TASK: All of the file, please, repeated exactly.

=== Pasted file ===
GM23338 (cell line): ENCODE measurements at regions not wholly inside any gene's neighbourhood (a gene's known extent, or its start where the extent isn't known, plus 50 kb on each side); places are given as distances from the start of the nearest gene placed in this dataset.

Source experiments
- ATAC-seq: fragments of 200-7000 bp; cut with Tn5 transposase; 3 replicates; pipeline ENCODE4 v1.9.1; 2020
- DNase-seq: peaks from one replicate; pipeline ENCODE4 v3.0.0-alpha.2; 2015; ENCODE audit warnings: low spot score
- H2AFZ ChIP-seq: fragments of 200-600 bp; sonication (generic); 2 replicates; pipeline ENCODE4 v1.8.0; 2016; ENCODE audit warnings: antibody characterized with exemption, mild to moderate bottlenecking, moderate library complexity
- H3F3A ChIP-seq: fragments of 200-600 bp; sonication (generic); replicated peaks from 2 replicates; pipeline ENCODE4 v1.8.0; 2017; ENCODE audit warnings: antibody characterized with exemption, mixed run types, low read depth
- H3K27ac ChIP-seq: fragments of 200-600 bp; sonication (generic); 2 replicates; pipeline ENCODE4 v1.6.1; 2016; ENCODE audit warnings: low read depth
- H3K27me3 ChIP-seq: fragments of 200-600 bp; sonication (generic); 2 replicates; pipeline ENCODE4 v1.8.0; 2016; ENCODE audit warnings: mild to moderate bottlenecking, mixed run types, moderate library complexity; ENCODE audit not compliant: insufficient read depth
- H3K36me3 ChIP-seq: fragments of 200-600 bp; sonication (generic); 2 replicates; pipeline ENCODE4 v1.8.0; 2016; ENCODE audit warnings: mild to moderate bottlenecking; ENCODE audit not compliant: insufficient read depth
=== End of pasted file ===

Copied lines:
GM23338 (cell line): ENCODE measurements at regions not wholly inside any gene's neighbourhood (a gene's known extent, or its start where the extent isn't known, plus 50 kb on each side); places are given as distances from the start of the nearest gene placed in this dataset.

Source experiments
- ATAC-seq: fragments of 200-7000 bp; cut with Tn5 transposase; 3 replicates; pipeline ENCODE4 v1.9.1; 2020
- DNase-seq: peaks from one replicate; pipeline ENCODE4 v3.0.0-alpha.2; 2015; ENCODE audit warnings: low spot score
- H2AFZ ChIP-seq: fragments of 200-600 bp; sonication (generic); 2 replicates; pipeline ENCODE4 v1.8.0; 2016; ENCODE audit warnings: antibody characterized with exemption, mild to moderate bottlenecking, moderate library complexity
- H3F3A ChIP-seq: fragments of 200-600 bp; sonication (generic); replicated peaks from 2 replicates; pipeline ENCODE4 v1.8.0; 2017; ENCODE audit warnings: antibody characterized with exemption, mixed run types, low read depth
- H3K27ac ChIP-seq: fragments of 200-600 bp; sonication (generic); 2 replicates; pipeline ENCODE4 v1.6.1; 2016; ENCODE audit warnings: low read depth
- H3K27me3 ChIP-seq: fragments of 200-600 bp; sonication (generic); 2 replicates; pipeline ENCODE4 v1.8.0; 2016; ENCODE audit warnings: mild to moderate bottlenecking, mixed run types, moderate library complexity; ENCODE audit not compliant: insufficient read depth
- H3K36me3 ChIP-seq: fragments of 200-600 bp; sonication (generic); 2 replicates; pipeline ENCODE4 v1.8.0; 2016; ENCODE audit warnings: mild to moderate bottlenecking; ENCODE audit not compliant: insufficient read depth